As hemp-based food, fiber and health products have become more available to the public, much of the hemp is grown and imported to the U.S. As of September 2019, the U.S. had imported roughly $66.6 million worth of hemp that year, with the vast majority coming from Canada (accounting for approximately $59.3 million, or 89% of U.S. hemp imports). Hemp seeds by far represent the most often imported items, accounting for $47.72 million, or nearly 72% of U.S. hemp imports.

Achord said U.S. farmers are missing out on a potential billion-dollar industry in hemp production.

“There is a real learning curve for the crop because it is a different crop, but it is not that hard to grow,” he said. “You dry the grain like you would any grain.”

Like hay, hemp fiber can be cut. dried and baled in the field, Achord said.

“It is not all that difficult,” he said. “Your machinery is going to take more maintenance because the fiber is so strong.”

Achord said the crop for seed production cannot be stored very long because of its high oil content, which is a reason for the need for processors nearby where the crop is produced.

The other speaker was Andrew Bish. He started Hemp Harvest Works two years ago to help farmers better adapt to hemp production.

During his presentation, Bish spoke about agricultural methods and machinery used for growing and harvesting the various hemp crops for food, fiber and oil.

He also manufacturers hemp growing machinery at his business in Giltner.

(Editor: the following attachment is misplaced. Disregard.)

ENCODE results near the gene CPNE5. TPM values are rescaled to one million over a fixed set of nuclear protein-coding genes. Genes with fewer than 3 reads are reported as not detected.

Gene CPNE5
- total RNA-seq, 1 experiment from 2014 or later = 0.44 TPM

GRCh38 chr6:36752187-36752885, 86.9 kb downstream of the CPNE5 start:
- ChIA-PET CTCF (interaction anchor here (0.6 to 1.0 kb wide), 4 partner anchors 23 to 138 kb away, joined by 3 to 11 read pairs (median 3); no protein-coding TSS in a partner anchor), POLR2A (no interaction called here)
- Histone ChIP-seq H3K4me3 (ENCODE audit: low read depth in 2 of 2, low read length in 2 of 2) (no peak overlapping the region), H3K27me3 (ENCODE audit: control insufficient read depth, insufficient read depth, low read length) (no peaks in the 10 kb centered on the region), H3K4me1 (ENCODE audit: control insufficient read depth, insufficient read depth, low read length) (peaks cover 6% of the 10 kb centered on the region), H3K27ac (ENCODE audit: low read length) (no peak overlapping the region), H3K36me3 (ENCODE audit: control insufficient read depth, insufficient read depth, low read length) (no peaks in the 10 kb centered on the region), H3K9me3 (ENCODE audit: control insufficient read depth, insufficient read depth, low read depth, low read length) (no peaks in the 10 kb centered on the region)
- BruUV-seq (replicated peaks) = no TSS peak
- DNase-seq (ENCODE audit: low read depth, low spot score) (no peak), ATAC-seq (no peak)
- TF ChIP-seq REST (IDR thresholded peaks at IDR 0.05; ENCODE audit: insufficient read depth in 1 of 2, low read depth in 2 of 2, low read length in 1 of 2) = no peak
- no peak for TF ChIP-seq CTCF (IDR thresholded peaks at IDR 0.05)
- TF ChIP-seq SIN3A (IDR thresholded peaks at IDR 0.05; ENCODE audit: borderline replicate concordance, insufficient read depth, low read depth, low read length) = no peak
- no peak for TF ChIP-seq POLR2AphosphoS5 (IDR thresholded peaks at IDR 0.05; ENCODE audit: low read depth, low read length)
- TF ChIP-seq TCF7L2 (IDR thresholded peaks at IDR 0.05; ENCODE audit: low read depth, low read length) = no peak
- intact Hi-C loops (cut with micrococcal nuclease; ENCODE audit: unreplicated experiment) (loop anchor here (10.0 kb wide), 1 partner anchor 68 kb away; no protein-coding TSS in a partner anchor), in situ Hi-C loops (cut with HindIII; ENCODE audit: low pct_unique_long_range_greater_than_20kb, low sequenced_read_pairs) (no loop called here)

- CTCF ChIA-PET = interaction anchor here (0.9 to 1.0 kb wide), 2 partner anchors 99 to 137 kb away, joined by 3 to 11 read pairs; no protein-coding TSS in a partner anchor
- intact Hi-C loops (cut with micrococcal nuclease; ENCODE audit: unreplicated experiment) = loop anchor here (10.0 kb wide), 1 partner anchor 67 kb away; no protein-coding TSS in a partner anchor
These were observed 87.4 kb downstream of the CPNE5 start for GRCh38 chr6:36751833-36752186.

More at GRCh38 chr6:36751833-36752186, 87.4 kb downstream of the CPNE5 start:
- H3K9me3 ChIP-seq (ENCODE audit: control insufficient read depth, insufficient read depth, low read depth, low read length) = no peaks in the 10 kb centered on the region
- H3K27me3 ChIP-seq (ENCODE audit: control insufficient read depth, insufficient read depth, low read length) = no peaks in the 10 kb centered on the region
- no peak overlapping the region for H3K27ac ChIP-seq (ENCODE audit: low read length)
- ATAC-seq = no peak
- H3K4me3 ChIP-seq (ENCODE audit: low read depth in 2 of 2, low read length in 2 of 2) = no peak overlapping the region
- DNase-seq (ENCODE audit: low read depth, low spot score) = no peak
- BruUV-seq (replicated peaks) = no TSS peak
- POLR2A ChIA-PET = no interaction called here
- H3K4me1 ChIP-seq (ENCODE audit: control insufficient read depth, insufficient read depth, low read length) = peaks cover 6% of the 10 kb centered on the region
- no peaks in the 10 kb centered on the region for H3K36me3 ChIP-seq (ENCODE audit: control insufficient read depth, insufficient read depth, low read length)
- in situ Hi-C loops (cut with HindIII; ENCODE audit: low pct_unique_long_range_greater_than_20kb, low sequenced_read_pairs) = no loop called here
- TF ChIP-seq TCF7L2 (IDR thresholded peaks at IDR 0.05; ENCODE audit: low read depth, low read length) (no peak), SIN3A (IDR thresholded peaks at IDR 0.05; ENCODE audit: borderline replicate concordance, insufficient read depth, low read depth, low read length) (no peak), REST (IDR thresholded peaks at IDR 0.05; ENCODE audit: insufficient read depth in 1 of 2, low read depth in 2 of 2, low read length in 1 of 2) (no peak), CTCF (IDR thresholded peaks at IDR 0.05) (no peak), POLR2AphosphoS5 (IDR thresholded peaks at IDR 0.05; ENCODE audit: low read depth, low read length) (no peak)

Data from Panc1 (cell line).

“We definitely have some challenges in growing hemp in Nebraska for CBD,” Bish said. “That is mainly because of feral hemp or heirloom hemp. That is something that most states don’t have a big problem with, but Nebraska does.”

But when it comes to growing hemp for food and fiber production, he said Nebraska has the potential to be a powerhouse in hemp production.

Although nearly three-quarters of Nebraska crop land is dedicated to corn and soybeans, Bish said they are not sustaining the state’s farmers.

“Hemp is a viable alternative and we need to be exploring alternatives at this point,” he said. “This is a good plant that is good for the environment and good for communities.”

Hemp products can be recycled, reused and are 100% biodegradable. Proponents of hemp claim that it can help reduce global warming because it takes out large amounts of carbon dioxide per acre, more than most plants.

A potential big breakthrough for hemp is its use as livestock feed, Bish said.

“When we can feed this to the dogs, cats and cows and horses, we are really going to see hemp explode throughout the Midwest,” he said.

Ultimately, Bish said, the United States will need to get hemp fiber processing going first and then grain processing before hemp’s crop potential is realized.

“For Nebraska, we have a lot of opportunity but very little marketplace to go to right now,” he said.